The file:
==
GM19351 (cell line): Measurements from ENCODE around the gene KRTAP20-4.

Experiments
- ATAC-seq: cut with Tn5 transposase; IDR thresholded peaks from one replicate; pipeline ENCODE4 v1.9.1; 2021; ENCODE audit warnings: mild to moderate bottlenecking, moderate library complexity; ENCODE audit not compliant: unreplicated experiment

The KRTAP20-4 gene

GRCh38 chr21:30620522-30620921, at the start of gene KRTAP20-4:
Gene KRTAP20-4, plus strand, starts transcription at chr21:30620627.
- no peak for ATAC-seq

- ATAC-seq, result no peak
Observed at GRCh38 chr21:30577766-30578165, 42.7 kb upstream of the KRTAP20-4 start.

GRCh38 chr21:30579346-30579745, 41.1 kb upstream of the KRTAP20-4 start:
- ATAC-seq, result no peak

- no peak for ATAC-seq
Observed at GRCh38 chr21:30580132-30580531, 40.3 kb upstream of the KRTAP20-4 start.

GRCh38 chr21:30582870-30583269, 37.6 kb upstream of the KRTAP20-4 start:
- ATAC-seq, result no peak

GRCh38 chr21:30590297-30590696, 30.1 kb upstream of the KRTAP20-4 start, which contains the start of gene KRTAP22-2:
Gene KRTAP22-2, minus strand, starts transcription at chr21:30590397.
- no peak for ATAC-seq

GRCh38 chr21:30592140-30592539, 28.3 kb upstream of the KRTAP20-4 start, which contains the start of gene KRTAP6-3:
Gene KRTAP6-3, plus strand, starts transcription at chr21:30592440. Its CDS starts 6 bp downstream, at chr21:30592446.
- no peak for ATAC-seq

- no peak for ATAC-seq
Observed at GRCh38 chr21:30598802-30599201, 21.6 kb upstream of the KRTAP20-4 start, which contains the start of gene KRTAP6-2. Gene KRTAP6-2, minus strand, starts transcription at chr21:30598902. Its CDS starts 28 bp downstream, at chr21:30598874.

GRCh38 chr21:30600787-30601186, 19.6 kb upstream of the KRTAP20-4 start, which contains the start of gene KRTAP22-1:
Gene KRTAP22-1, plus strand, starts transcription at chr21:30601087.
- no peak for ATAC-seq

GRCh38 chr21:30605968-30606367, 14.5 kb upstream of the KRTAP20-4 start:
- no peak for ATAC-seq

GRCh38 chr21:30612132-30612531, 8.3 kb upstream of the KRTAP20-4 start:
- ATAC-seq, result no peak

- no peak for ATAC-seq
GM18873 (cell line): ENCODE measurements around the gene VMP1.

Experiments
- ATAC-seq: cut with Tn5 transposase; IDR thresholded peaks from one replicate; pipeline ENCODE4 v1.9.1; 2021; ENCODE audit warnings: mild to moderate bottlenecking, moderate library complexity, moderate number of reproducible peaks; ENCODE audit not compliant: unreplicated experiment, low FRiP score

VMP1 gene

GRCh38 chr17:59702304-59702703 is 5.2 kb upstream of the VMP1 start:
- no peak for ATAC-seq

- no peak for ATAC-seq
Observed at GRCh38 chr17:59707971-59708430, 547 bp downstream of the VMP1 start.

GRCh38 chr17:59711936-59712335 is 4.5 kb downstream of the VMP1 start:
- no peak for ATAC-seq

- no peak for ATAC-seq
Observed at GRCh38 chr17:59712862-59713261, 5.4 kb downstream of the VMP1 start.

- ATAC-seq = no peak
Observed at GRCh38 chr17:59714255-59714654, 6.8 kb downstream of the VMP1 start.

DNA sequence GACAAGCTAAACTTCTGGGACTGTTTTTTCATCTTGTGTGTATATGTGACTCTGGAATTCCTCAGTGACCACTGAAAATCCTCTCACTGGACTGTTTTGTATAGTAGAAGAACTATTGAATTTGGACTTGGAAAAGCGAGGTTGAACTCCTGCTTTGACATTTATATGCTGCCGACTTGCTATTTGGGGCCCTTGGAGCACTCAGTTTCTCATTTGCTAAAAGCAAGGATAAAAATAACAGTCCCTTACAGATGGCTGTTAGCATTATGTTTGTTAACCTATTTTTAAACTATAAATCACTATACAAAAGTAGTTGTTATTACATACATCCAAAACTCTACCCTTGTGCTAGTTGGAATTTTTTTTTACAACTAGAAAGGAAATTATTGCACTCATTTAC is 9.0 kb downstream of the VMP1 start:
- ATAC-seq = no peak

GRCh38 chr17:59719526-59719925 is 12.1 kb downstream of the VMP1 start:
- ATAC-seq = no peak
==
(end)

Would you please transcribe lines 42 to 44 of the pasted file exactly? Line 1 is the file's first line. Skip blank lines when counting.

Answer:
- no peak for ATAC-seq
Observed at GRCh38 chr17:59712862-59713261, 5.4 kb downstream of the VMP1 start.

- ATAC-seq = no peak